One of the city’s tools is called the Primary Jobs Incentive Program; it provides up to a 100 percent reimbursement of construction sales tax to qualifying expenses, such as a project’s public infrastructure improvements, offsets to impact fees, and/or job-training. The City may also reimburse eligible building permit fees. Qualifying projects must: a) invest a minimum of $5 million in facilities or equipment; b) create 25 jobs that pay wages of at least $54,000; and c) cover at least 75 percent of employee health insurance premiums.

“The Primary Jobs Incentive has been important,” says Coffee. “Another important incentive, particularly as it relates to downtown, is our Government Property Lease Excise Tax (GPLET) Program and its eight-year tax abatement for projects that develop within our central business district. That’s where the city can provide property tax relief for projects that are making an investment in downtown.” To become “government property” the city will take ownership of the property for the duration that the owner wishes to be relieved of tax obligations.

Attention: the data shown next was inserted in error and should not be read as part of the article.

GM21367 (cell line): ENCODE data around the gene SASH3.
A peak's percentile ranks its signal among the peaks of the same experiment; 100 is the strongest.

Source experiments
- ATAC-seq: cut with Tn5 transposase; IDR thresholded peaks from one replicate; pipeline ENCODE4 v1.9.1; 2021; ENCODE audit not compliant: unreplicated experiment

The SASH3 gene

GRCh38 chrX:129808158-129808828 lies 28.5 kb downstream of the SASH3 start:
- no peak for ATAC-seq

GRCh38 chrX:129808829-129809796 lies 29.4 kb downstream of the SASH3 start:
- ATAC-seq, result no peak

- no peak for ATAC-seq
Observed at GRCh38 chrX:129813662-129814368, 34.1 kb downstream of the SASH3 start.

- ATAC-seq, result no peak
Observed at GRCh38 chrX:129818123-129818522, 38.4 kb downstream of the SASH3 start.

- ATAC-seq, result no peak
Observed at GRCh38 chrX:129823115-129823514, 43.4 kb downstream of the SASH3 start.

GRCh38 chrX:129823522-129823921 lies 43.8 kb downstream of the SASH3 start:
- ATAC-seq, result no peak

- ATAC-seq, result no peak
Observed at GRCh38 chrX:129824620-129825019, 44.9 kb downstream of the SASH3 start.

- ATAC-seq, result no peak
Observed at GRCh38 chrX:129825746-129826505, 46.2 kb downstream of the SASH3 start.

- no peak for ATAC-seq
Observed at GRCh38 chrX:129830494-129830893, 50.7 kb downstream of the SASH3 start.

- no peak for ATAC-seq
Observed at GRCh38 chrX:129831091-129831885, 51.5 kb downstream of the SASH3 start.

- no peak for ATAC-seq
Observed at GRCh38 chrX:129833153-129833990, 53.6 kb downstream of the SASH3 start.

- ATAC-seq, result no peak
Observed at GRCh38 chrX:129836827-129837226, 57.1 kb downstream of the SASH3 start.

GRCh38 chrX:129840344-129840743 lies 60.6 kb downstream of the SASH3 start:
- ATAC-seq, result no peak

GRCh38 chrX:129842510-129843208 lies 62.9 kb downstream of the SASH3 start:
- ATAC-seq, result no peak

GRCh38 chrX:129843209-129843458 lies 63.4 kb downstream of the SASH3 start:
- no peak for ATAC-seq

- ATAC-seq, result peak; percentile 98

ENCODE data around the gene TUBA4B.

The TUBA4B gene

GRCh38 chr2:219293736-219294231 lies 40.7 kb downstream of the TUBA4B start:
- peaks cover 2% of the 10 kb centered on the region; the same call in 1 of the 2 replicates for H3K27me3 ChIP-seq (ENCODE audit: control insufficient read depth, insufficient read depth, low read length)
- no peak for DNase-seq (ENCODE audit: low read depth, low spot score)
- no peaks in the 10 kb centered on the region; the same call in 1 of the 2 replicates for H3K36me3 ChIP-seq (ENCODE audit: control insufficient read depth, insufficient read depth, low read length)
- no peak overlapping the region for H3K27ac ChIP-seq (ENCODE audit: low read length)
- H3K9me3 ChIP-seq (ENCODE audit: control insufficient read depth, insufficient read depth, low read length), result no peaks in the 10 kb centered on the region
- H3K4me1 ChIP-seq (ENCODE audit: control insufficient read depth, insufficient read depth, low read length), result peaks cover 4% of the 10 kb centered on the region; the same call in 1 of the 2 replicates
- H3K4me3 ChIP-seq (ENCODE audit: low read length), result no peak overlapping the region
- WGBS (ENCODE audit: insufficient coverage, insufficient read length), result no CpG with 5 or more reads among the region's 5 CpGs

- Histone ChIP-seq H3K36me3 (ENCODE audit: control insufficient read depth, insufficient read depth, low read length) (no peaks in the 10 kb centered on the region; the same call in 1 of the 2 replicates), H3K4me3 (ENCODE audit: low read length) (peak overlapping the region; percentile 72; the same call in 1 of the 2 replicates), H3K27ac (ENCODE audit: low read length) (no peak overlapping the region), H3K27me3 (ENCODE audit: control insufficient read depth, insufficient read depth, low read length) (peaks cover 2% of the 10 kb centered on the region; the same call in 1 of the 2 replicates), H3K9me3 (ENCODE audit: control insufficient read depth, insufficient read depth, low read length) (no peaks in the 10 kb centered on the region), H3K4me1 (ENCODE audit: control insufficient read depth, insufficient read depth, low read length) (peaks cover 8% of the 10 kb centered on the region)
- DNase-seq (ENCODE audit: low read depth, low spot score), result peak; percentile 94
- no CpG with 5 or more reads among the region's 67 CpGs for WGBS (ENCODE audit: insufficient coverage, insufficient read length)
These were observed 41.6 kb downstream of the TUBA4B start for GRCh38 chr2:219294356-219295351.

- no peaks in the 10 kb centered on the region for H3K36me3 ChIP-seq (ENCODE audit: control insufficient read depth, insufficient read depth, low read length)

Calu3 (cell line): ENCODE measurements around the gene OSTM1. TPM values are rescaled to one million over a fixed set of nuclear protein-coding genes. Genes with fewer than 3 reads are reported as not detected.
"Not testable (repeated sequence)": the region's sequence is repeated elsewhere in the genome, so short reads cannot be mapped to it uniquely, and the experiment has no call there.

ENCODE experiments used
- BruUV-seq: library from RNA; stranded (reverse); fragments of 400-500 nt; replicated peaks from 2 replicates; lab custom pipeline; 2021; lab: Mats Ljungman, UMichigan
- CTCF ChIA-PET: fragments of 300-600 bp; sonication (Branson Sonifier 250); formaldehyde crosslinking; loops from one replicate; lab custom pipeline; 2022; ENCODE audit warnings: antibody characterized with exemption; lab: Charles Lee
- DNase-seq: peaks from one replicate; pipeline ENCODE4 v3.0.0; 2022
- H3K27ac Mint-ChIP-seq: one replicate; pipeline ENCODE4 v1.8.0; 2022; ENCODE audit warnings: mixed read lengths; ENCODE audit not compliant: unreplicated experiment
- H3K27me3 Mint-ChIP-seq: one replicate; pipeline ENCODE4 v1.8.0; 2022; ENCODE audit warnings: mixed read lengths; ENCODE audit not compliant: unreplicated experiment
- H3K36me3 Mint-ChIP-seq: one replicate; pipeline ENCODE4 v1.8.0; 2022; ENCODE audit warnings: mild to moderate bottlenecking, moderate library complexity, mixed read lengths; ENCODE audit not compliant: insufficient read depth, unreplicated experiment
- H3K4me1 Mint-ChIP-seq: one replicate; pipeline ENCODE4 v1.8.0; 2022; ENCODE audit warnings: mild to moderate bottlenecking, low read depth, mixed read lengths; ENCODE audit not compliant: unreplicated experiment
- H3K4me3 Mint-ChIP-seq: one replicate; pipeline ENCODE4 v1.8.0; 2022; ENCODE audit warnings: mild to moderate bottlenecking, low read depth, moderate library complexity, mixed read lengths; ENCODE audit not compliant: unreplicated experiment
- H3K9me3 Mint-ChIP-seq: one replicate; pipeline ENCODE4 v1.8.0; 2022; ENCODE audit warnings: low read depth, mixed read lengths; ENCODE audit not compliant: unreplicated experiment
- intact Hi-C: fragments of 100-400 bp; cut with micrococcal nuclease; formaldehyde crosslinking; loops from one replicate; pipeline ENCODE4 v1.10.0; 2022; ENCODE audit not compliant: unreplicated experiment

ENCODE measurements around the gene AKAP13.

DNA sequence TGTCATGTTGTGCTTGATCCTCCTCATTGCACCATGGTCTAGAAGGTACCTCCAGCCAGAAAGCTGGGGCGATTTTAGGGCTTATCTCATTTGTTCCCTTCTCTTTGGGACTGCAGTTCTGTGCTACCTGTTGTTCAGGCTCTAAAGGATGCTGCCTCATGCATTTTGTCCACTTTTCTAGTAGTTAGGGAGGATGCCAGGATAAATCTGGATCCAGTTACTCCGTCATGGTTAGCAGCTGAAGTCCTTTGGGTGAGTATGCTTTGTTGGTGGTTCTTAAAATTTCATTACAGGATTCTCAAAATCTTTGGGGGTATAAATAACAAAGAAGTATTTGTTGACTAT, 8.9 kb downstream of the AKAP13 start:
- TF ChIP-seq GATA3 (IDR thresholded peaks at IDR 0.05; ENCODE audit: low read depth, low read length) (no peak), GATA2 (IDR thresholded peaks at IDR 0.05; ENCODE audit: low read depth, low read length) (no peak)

“Throughout the city, we also have creatively used our Site Specific Sales Tax Incentive for large sales tax revenue generating projects. We’ve also expanded our Global Economic Development District (GEDD), to attract manufacturing and large logistics industries along our I-10 corridor. And when we’re thinking about attracting industry to Tucson, there’s also what I call ‘the California Factor.’ We know that when companies are looking at Tucson, they’re often thinking about either how to get as close to California without going in, or they’re trying to get out of California. In terms of the cost of doing business here in Tucson, it’s about 30 percent less than what it would be in California – whether it’s workers comp, utility rates, income taxes, etc. We are certainly a cost-effective solution when companies are trying to expand or relocate. We compete with Nevada, and sometimes southern Utah, when companies are looking for a western region location.